I think the article - and the quotes it uses - kind of get at the same point. So yeah, it's nothing new, but is an alarming trend. I saw some compelling research about how we also insulate ourselves online in terms of our worldviews, interacting with and visiting only those sites that reinforce what we already think. In that sense, Williams's comment that access to information doesn't necessarily make us smarter is entirely true. In a large majority of instances, it only reinforces what we already know; or, more problematically, what we think we know.

Well said and I did enjoy how the belligerent and lowbrow responses of some here in regards to your posts went on to support what you claimed.

Surtur
Originally posted by Digi
I have a good friend that had to leave social media after the election, not because she couldn't handle whatever news was coming out, but because of the threats directed at her and her family due to her sexual orientation. It was open season for assholes, and caused her to fear for her personal safety, as well as the safety of her children. She's since moved for similar reasons; multiple lives upturned entirely because of prejudice. These stories don't just exist as fodder for online pundits. They're real.

Yes, that article has an opinion on Trump, and it's just one opinion. But it's based in personal experience, and represents the way many feel about the current climate...again based on personal experience. That you can dismiss it so quickly shows a callous disregard for understanding differing viewpoints.

I also don't want to sit here and defend a single article, especially one I haven't read in full, because it misses my earlier point. If you're really ready to dismiss an entire website based on a single article, the other two are more data-centric and less likely to rankle your sensibilities with overtly opinionated articles.

Those things you mentioned are indeed horrid. Threats shouldn't be made, nobody should have to fear for their safety. Having said that, those are personal anecdotes.

As for dismissing the website, I wasn't even saying do that, I was just talking about the one article.

The "Truly fascinating" comment was not directed at you or the site.

Digi
Originally posted by Surtur
Those things you mentioned are indeed horrid. Threats shouldn't be made, nobody should have to fear for their safety. Having said that, those are personal anecdotes.

As for dismissing the website, I wasn't even saying do that, I was just talking about the one article.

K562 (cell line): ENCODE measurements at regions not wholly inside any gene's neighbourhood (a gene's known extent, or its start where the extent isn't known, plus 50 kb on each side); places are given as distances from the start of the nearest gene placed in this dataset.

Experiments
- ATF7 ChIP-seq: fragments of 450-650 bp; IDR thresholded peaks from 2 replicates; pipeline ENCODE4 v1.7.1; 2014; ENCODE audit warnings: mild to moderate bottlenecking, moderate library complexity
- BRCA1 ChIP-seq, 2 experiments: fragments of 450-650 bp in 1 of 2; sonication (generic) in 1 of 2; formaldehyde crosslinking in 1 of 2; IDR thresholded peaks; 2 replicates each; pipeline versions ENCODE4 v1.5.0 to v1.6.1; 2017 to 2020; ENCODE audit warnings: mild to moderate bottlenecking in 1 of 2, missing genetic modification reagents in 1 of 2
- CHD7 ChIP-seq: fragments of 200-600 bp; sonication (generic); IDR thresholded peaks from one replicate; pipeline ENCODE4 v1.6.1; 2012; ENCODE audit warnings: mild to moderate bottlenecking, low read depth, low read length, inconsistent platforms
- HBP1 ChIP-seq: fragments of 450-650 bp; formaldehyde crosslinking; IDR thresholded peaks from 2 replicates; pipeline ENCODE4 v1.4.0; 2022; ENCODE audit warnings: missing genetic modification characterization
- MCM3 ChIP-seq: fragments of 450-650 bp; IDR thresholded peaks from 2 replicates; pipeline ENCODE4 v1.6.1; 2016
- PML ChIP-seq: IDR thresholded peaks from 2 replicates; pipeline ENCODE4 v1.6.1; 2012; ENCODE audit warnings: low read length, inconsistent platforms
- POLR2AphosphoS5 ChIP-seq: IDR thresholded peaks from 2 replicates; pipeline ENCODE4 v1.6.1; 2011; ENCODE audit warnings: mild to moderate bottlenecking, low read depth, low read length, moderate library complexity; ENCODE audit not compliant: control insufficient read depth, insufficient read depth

The "Truly fascinating" comment was not directed at you or the site.

Fair enough, and cool. By their nature, cultural pieces will often be anecdotal. Human interest stories, even more so. The particular article that inspired my anecdote there straddled that genre line. But that alone isn't always reason enough to dismiss it. The Trump supporter interviews I mentioned are also anecdotal. Hell, even the book on that same subject is. But they can be fascinating, and, yes, representative of larger truths.

And in my friend's case, I'm in the Midwest, but in a large, "blue" city. If that's what can happen here, I shudder at the larger implications, and sometimes you do have to damn the (lack of) data when you can see it happening with your own eyes.

I'm also a writer, so I enjoy good, long reads, where they say *** you to the word count and let people tell their stories well. So while this particular conversation is political in nature, my time spent on Longreads usually isn't politically tinted. It was just tangentially relevant to my "long form" point. Frankly, I get probably 75% of my political news from FiveThirtyEight, and another 10-15% from John Oliver. It's my "bubble," granted, and occasionally risks insulating me. But with the other 10-15% I'd like to think I explore a bit to try to find intelligent discourse that presents differing opinions.

Surtur
Originally posted by Digi
Fair enough, and cool. By their nature, cultural pieces will often be anecdotal. Human interest stories, even more so. The particular article that inspired my anecdote there straddled that genre line. But that alone isn't always reason enough to dismiss it. The Trump supporter interviews I mentioned are also anecdotal. Hell, even the book on that same subject is. But they can be fascinating, and, yes, representative of larger truths.

And in my friend's case, I'm in the Midwest, but in a large, "blue" city. If that's what can happen here, I shudder at the larger implications, and sometimes you do have to damn the data when you can see it happening with your own eyes.